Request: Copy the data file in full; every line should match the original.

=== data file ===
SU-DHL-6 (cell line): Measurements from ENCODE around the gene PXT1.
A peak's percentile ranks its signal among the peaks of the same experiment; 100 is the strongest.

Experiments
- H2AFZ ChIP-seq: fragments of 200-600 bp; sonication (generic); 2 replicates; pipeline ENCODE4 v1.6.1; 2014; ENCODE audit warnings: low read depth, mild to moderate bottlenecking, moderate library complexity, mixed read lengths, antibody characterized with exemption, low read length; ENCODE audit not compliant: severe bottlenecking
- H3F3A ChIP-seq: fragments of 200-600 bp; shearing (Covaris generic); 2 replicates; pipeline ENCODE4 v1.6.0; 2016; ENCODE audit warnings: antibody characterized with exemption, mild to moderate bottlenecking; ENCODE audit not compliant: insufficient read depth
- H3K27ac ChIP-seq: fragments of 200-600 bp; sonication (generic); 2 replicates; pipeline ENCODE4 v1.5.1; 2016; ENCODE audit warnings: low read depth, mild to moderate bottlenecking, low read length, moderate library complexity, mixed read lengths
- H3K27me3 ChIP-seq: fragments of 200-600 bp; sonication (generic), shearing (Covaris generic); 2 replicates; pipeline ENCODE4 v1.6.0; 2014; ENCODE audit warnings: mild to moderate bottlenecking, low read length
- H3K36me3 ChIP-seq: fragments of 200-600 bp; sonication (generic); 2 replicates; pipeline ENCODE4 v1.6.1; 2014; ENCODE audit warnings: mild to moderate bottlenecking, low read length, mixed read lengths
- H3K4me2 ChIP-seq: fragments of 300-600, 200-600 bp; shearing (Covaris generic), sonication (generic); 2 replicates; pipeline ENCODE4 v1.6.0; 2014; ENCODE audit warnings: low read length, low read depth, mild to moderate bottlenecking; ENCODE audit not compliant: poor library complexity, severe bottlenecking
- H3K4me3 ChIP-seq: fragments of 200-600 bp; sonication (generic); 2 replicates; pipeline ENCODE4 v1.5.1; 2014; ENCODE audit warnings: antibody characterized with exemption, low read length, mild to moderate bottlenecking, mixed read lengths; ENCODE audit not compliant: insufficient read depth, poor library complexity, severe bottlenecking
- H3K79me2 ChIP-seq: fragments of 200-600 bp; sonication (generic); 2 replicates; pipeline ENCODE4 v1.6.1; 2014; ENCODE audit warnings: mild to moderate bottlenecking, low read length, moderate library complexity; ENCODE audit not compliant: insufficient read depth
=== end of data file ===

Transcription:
SU-DHL-6 (cell line): Measurements from ENCODE around the gene PXT1.
A peak's percentile ranks its signal among the peaks of the same experiment; 100 is the strongest.

Experiments
- H2AFZ ChIP-seq: fragments of 200-600 bp; sonication (generic); 2 replicates; pipeline ENCODE4 v1.6.1; 2014; ENCODE audit warnings: low read depth, mild to moderate bottlenecking, moderate library complexity, mixed read lengths, antibody characterized with exemption, low read length; ENCODE audit not compliant: severe bottlenecking
- H3F3A ChIP-seq: fragments of 200-600 bp; shearing (Covaris generic); 2 replicates; pipeline ENCODE4 v1.6.0; 2016; ENCODE audit warnings: antibody characterized with exemption, mild to moderate bottlenecking; ENCODE audit not compliant: insufficient read depth
- H3K27ac ChIP-seq: fragments of 200-600 bp; sonication (generic); 2 replicates; pipeline ENCODE4 v1.5.1; 2016; ENCODE audit warnings: low read depth, mild to moderate bottlenecking, low read length, moderate library complexity, mixed read lengths
- H3K27me3 ChIP-seq: fragments of 200-600 bp; sonication (generic), shearing (Covaris generic); 2 replicates; pipeline ENCODE4 v1.6.0; 2014; ENCODE audit warnings: mild to moderate bottlenecking, low read length
- H3K36me3 ChIP-seq: fragments of 200-600 bp; sonication (generic); 2 replicates; pipeline ENCODE4 v1.6.1; 2014; ENCODE audit warnings: mild to moderate bottlenecking, low read length, mixed read lengths
- H3K4me2 ChIP-seq: fragments of 300-600, 200-600 bp; shearing (Covaris generic), sonication (generic); 2 replicates; pipeline ENCODE4 v1.6.0; 2014; ENCODE audit warnings: low read length, low read depth, mild to moderate bottlenecking; ENCODE audit not compliant: poor library complexity, severe bottlenecking
- H3K4me3 ChIP-seq: fragments of 200-600 bp; sonication (generic); 2 replicates; pipeline ENCODE4 v1.5.1; 2014; ENCODE audit warnings: antibody characterized with exemption, low read length, mild to moderate bottlenecking, mixed read lengths; ENCODE audit not compliant: insufficient read depth, poor library complexity, severe bottlenecking
- H3K79me2 ChIP-seq: fragments of 200-600 bp; sonication (generic); 2 replicates; pipeline ENCODE4 v1.6.1; 2014; ENCODE audit warnings: mild to moderate bottlenecking, low read length, moderate library complexity; ENCODE audit not compliant: insufficient read depth